The remoteness and altitude of many of the retreat hermitages and caverns that dot the sacred mountains of the Himalaya are the vestiges of a receding wilderness-based contemplative culture. As our wild places face increasing ecological concerns, the mountains which stand as the last reserves of the tradition of the forest hermit-yogi, are also threatened. This presents contemporary Western yoga practitioners and teachers with a unique opportunity to align themselves with this history and values of traditional yoga by developing initiatives that aim to preserve the traditions of the hermit-yogi practitioners as well as the native mountain cultures and environments that support them. Practitioners of yoga can begin to foster an understanding of the value of the role of the forest-contemplative who serves society by standing apart from it through both direct participation in these traditions, as well as through sponsorship. Modern yogis and yoginis in the West must become the stewards of the world’s mountains if the indigenous mountain contemplative traditions are to prosper.
Sacred Mountain Yogis Video
Directed by John Allen Gibel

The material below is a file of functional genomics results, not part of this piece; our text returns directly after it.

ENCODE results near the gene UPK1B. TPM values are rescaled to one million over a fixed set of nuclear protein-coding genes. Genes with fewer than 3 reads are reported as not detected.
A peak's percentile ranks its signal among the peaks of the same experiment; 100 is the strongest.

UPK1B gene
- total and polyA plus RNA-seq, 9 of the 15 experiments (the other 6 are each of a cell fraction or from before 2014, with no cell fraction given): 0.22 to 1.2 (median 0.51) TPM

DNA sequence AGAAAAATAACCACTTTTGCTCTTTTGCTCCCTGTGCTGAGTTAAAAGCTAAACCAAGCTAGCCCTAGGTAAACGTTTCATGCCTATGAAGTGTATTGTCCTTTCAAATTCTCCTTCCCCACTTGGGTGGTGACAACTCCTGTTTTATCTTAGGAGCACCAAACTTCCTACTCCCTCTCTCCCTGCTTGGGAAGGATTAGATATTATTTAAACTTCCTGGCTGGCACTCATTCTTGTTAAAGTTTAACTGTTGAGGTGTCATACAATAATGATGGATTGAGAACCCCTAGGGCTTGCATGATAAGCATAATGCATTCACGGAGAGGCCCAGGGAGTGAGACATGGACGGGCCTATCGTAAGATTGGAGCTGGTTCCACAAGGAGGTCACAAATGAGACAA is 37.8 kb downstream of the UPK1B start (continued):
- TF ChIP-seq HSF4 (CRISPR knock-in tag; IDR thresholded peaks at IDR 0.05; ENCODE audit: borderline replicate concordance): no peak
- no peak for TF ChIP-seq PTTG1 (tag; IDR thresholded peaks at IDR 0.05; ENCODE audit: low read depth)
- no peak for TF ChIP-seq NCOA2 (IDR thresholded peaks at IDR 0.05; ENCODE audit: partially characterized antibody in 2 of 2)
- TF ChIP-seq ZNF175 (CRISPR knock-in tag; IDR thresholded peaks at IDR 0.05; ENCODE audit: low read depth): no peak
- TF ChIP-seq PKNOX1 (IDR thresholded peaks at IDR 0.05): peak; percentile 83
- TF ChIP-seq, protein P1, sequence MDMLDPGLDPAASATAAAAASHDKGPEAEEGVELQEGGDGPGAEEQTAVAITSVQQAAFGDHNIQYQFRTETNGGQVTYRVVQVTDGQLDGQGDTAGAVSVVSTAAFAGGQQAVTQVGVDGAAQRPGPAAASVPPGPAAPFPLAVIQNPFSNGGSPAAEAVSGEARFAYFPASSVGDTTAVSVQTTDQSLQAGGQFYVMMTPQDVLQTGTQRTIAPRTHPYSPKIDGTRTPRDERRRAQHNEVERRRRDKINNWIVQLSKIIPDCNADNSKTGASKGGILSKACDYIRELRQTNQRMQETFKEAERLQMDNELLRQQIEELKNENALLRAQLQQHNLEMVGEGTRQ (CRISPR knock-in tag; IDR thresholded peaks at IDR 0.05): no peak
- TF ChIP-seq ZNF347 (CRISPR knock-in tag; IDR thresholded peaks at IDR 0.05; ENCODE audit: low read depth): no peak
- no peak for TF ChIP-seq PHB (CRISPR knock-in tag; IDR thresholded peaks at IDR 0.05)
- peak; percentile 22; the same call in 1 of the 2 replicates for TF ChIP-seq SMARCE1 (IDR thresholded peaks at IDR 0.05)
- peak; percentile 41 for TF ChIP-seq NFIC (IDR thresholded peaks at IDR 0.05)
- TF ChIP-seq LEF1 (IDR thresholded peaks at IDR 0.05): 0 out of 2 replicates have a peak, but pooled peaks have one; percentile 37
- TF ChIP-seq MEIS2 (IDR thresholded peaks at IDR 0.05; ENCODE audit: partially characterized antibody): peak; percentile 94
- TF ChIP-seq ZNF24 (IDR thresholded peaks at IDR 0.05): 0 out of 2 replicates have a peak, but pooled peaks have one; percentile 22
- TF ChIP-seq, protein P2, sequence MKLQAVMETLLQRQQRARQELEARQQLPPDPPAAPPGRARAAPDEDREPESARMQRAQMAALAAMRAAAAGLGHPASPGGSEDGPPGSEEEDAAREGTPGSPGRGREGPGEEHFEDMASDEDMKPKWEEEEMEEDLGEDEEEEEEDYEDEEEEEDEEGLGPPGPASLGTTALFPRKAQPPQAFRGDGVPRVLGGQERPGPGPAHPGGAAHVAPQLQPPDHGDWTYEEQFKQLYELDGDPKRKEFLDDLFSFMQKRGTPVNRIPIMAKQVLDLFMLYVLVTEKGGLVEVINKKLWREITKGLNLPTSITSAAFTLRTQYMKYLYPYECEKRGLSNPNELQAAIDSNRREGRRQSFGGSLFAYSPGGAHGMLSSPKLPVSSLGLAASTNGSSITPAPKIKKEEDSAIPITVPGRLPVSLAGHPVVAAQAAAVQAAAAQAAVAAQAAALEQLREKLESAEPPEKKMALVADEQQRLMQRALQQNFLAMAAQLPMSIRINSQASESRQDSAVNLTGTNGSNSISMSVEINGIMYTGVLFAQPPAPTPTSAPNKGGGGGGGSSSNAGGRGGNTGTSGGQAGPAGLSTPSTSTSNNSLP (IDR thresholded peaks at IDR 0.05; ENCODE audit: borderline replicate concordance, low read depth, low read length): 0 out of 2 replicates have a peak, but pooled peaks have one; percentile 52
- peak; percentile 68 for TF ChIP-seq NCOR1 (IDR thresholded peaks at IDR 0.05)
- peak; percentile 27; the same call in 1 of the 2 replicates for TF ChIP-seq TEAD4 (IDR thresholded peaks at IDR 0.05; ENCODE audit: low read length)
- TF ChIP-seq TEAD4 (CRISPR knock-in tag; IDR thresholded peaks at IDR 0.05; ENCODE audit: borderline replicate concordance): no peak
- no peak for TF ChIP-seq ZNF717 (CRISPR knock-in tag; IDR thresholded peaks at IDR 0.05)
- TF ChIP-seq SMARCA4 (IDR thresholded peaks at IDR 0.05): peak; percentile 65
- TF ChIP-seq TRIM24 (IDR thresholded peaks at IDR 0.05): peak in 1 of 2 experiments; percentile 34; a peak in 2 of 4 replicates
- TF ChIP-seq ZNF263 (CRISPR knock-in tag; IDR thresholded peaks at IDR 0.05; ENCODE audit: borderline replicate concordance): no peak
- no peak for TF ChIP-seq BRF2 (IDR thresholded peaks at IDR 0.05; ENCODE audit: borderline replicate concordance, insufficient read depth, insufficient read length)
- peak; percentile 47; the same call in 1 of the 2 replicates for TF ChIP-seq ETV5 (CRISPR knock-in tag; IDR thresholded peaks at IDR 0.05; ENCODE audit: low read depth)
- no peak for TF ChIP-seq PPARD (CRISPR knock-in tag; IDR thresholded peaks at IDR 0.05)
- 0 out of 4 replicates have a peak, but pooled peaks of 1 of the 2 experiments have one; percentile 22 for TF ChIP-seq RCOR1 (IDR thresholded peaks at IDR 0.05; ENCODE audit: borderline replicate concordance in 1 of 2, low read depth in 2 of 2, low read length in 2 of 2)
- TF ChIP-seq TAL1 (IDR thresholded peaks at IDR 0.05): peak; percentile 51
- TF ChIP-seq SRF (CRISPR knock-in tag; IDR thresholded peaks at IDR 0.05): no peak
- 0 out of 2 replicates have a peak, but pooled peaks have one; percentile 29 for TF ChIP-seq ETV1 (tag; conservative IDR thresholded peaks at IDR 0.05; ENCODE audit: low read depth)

Abram, David. The Spell of the Sensuous. New York, 1996; DeMichelis, Elizabeth; Eliade, Mircea. The Sacred and the Profane. San Diego, 1987; Food and Agriculture Organization of the United Nations Website: http://www.fao.org/forestry/mountains/en/); Harris, Sam http://www.samharris.org/blog/item/how-to-meditate/; Merton, Thomas. Seeds. Boston, 2002; Merton, Thomas. When the Trees Say Nothing, Writings on Nature. ed. with an introduction by Kathleen Deignan, 2003; Milarepa, “The Hundred Thousand Songs of Milarepa, vol. I”, trans. by Garma C. C. Chang, Boulder, 1962; Schopenhauer, Arthur. The World as Will and Representation. New York, 1969; Trimondi, Victor and Victoria. The Shadow of the Dalai Lama. Düsseldorf and Zurich 1999; White, David Gordon. Alchemical Body. Chicago, 1996; Wilber, Ken. The Marriage of Sense and Soul: Integrating Science and Religion. New York, 199; Phüntsog, Rinchen. Source of Auspicious Good Fortune. trns. by Ari-ma, 2003